Howard James Hubbard

From Wikipedia, the free encyclopedia
Jump to: navigation, search
The Most Reverend
Howard J. Hubbard
Bishop Emeritus of Albany
Hubbard at his retirement party in 2014.
Province New York
Diocese Albany
Appointed February 1, 1977
Installed March 27, 1977
Term ended April 10, 2014
Predecessor Edwin B. Broderick
Successor Edward Bernard Scharfenberger
Ordination December 18, 1963
by Martin John O'Connor
Consecration March 27, 1977
by Terence Cooke
Personal details
Born (1938-10-31) October 31, 1938 (age 78)
Troy, New York
Nationality  U.S.A.
Denomination Roman Catholic Church
Styles of
Howard Hubbard
Mitre (plain).svg
Reference style The Most Reverend
Spoken style Your Excellency
Religious style Bishop

Howard James Hubbard, DD (born October 31, 1938) is a United States prelate of the Roman Catholic Church. He was the ninth Bishop of Albany, as well as the longest-serving incumbent.

Early life and ministry[edit]

Howard Hubbard was born in Troy, New York, to Howard and Elizabeth Hubbard. He attended La Salle Institute, and entered Mater Christi Seminary in 1956. He furthered his studies at St. Joseph's Seminary in Yonkers and the Pontifical North American College and Pontifical Gregorian University in Rome. While in Rome, Hubbard was ordained to the priesthood by Archbishop Martin O'Connor on December 18, 1963.[1]

Upon his return to the United States, he served as associate pastor of St. Joseph's Church in Schenectady and at the Cathedral of the Immaculate Conception in Albany. He then did his graduate studies in social services at the Catholic University of America in Washington, D.C.

Episcopal career[edit]

On February 2, 1977, Hubbard was appointed Bishop of Albany by Pope Paul VI. He received his episcopal consecration on the following March 27 from Cardinal Terence Cooke, with Bishops Edwin B. Broderick and Edward Joseph Maginn serving as co-consecrators. He was the youngest bishop in the country at the time.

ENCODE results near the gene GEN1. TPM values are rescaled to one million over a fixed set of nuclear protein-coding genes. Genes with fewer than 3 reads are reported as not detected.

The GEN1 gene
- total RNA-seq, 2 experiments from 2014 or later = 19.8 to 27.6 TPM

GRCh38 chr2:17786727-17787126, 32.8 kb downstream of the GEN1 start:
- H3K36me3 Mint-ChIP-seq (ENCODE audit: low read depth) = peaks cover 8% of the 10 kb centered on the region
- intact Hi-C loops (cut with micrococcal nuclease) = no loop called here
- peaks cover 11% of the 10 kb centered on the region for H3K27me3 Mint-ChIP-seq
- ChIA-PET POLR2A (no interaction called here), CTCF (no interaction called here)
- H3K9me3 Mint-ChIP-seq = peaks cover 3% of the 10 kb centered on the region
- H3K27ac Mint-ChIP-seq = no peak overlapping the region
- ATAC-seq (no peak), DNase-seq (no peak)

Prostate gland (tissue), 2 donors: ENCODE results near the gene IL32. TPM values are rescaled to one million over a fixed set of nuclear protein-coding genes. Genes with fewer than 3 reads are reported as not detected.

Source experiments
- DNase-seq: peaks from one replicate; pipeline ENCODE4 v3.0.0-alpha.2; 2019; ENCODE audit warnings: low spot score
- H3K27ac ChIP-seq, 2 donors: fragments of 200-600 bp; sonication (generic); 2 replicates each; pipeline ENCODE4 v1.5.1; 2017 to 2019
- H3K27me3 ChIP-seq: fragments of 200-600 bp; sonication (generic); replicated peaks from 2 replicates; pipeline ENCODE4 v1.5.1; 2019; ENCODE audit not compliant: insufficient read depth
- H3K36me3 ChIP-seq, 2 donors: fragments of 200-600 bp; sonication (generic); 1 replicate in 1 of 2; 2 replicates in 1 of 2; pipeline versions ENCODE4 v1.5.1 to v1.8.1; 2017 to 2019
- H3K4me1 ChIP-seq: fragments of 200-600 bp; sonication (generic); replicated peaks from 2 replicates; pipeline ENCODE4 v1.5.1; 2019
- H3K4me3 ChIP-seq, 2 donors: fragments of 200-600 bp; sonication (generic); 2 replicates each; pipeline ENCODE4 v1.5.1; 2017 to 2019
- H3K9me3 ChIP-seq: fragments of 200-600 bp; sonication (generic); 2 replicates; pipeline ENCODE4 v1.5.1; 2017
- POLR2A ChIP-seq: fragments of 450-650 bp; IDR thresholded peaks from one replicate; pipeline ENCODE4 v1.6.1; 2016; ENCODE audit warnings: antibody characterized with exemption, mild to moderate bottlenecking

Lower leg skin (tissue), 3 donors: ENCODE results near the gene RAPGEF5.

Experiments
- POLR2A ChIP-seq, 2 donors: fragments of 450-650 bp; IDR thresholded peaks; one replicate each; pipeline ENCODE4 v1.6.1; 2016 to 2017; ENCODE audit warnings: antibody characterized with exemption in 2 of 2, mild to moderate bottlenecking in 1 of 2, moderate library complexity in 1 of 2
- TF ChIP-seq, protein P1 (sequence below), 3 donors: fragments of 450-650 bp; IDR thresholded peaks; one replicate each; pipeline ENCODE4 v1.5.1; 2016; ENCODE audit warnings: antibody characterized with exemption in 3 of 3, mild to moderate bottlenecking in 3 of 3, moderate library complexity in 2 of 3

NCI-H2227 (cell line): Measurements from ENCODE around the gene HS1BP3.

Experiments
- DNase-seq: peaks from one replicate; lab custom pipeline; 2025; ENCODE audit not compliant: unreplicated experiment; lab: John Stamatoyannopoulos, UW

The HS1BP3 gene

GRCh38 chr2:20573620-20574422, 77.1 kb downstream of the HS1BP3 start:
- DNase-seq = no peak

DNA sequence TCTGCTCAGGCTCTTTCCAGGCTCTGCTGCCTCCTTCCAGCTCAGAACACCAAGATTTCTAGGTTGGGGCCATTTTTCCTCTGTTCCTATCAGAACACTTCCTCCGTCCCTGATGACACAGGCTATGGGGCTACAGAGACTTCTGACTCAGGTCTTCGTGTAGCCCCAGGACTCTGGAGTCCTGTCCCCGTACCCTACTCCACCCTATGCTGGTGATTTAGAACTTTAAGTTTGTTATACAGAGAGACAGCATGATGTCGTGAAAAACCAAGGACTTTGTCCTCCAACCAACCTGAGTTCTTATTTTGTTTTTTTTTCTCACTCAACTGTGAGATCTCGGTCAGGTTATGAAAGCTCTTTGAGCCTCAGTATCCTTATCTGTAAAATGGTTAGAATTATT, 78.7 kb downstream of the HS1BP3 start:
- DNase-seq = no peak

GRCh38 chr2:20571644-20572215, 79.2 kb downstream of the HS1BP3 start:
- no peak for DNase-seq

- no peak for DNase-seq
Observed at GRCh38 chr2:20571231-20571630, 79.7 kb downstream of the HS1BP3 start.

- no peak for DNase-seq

Appointed by Pope John Paul II to the Vatican's Secretariat for Non-Christians (now the Pontifical Council for Interreligious Dialogue), he is a supporter of the ecumenical movement, serving as Roman Catholic Co-chair of the Oriental Orthodox-Roman Catholic Consultation. Under his leadership, the Roman Catholic Diocese of Albany maintained a very active Catholic-Jewish dialogue, and has been at the forefront of efforts to achieve a good working relationship between the Roman Catholic Diocese and the Jewish community. He has been a leader in pro-life efforts, suing to prevent an abortion clinic from opening in Albany and serving as president of New Yorkers Against the Death Penalty.

At the time of his retirement, Hubbard's tenure as bishop was the longest in the Diocese's history, at 37 years. The previous record was 35 years belonging to Edmund Gibbons.[2] Liturgical design consultant Richard S. Vosko served as his liturgical adviser during his tenure.[3]

Abuse affairs[edit]

In March 19, 2011, Hubbard placed three retired priests on administrative leave and removed another from the ministry after receiving allegations of child sexual abuse.[4]

Communion controversy[edit]

In February 2011, canonist Ed Peters argued that New York's Governor, Andrew Cuomo, should be denied Holy Communion for his cohabitation with a girlfriend.[5] In March, Hubbard gave an interview in which he explained that he would not deny Holy Communion to Cuomo.[6]


Hubbard submitted his letter of resignation to Pope Francis when he reached the age of 75 as required. The Vatican announced on February 11, 2014, that Pope Francis had accepted Hubbard's resignation and appointed as his successor Rev. Msgr. Edward Bernard Scharfenberger, a priest of the Diocese of Brooklyn and Episcopal Vicar for the area of Queens.[7]


  1. ^ "Bishop Howard James Hubbard". Catholic Hierarchy. Retrieved 2008-06-15. 
  2. ^ "Bishop to mark 25 years leading Diocese". The Evangelist. 2002-03-14. Retrieved 2008-08-19. 
  3. ^ "The Wanderer: "The Bishop's Denials...Reflections on a Press Conference and Agony in Albany" By Paul Likoudis". Archived from the original on March 13, 2004. Retrieved 2014-02-06.  February 27, 2004
  4. ^ "Retired priest removed, 3 on leave". Times Union. 2011-03-22. Retrieved 2011-03-23. 
  5. ^
  6. ^ "Cuomo's Right to Holy Communion Is a Private Matter, Bishop Says". New York Times. 2011-03-22. Retrieved 2011-03-23. 
  7. ^ "Pope names bishop for Albany diocese; Rockville Centre to get auxiliary". National Catholic Reporter. February 11, 2014. Retrieved February 11, 2014. 

External links[edit]

Episcopal lineage
Consecrated by: Terence Cooke
Consecrator of
Bishop Date of consecration
Harry Joseph Flynn June 24, 1986
Catholic Church titles
Preceded by
Edwin Broderick
Bishop of Albany
Succeeded by
Edward Bernard Scharfenberger